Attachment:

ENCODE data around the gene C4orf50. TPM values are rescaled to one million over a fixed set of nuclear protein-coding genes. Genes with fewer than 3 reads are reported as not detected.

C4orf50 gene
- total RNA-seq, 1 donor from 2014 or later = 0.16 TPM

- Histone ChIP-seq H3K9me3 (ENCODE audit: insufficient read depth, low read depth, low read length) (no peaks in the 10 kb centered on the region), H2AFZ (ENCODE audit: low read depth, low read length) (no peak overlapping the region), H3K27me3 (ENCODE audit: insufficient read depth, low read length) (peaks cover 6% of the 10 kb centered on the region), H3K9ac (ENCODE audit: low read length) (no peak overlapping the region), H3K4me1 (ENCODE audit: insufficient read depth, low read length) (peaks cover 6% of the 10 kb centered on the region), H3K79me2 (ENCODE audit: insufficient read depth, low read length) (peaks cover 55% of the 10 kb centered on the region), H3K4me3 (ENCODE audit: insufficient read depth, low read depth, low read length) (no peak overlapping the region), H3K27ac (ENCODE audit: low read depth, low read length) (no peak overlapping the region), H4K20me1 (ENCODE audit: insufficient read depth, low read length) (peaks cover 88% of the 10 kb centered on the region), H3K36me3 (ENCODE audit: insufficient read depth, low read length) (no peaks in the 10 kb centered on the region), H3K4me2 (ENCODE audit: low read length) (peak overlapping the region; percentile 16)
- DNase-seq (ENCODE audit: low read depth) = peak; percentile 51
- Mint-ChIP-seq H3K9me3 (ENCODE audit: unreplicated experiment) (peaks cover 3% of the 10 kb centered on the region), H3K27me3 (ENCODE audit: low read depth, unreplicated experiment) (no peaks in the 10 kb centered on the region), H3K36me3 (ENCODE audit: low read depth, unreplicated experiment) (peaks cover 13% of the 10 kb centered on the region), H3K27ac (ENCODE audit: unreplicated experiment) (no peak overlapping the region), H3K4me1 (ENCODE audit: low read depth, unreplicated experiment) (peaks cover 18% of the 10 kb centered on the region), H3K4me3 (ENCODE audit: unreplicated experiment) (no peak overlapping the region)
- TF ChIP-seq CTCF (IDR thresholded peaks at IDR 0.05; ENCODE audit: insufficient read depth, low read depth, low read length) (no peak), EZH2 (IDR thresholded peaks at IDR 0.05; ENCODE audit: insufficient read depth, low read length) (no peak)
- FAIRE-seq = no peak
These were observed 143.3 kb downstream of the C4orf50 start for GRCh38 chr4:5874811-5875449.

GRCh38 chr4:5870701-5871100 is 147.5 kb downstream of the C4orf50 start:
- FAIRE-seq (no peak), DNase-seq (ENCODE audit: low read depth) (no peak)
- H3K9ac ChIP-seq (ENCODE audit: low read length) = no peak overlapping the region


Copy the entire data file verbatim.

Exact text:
ENCODE data around the gene C4orf50. TPM values are rescaled to one million over a fixed set of nuclear protein-coding genes. Genes with fewer than 3 reads are reported as not detected.

C4orf50 gene
- total RNA-seq, 1 donor from 2014 or later = 0.16 TPM

- Histone ChIP-seq H3K9me3 (ENCODE audit: insufficient read depth, low read depth, low read length) (no peaks in the 10 kb centered on the region), H2AFZ (ENCODE audit: low read depth, low read length) (no peak overlapping the region), H3K27me3 (ENCODE audit: insufficient read depth, low read length) (peaks cover 6% of the 10 kb centered on the region), H3K9ac (ENCODE audit: low read length) (no peak overlapping the region), H3K4me1 (ENCODE audit: insufficient read depth, low read length) (peaks cover 6% of the 10 kb centered on the region), H3K79me2 (ENCODE audit: insufficient read depth, low read length) (peaks cover 55% of the 10 kb centered on the region), H3K4me3 (ENCODE audit: insufficient read depth, low read depth, low read length) (no peak overlapping the region), H3K27ac (ENCODE audit: low read depth, low read length) (no peak overlapping the region), H4K20me1 (ENCODE audit: insufficient read depth, low read length) (peaks cover 88% of the 10 kb centered on the region), H3K36me3 (ENCODE audit: insufficient read depth, low read length) (no peaks in the 10 kb centered on the region), H3K4me2 (ENCODE audit: low read length) (peak overlapping the region; percentile 16)
- DNase-seq (ENCODE audit: low read depth) = peak; percentile 51
- Mint-ChIP-seq H3K9me3 (ENCODE audit: unreplicated experiment) (peaks cover 3% of the 10 kb centered on the region), H3K27me3 (ENCODE audit: low read depth, unreplicated experiment) (no peaks in the 10 kb centered on the region), H3K36me3 (ENCODE audit: low read depth, unreplicated experiment) (peaks cover 13% of the 10 kb centered on the region), H3K27ac (ENCODE audit: unreplicated experiment) (no peak overlapping the region), H3K4me1 (ENCODE audit: low read depth, unreplicated experiment) (peaks cover 18% of the 10 kb centered on the region), H3K4me3 (ENCODE audit: unreplicated experiment) (no peak overlapping the region)
- TF ChIP-seq CTCF (IDR thresholded peaks at IDR 0.05; ENCODE audit: insufficient read depth, low read depth, low read length) (no peak), EZH2 (IDR thresholded peaks at IDR 0.05; ENCODE audit: insufficient read depth, low read length) (no peak)
- FAIRE-seq = no peak
These were observed 143.3 kb downstream of the C4orf50 start for GRCh38 chr4:5874811-5875449.

GRCh38 chr4:5870701-5871100 is 147.5 kb downstream of the C4orf50 start:
- FAIRE-seq (no peak), DNase-seq (ENCODE audit: low read depth) (no peak)
- H3K9ac ChIP-seq (ENCODE audit: low read length) = no peak overlapping the region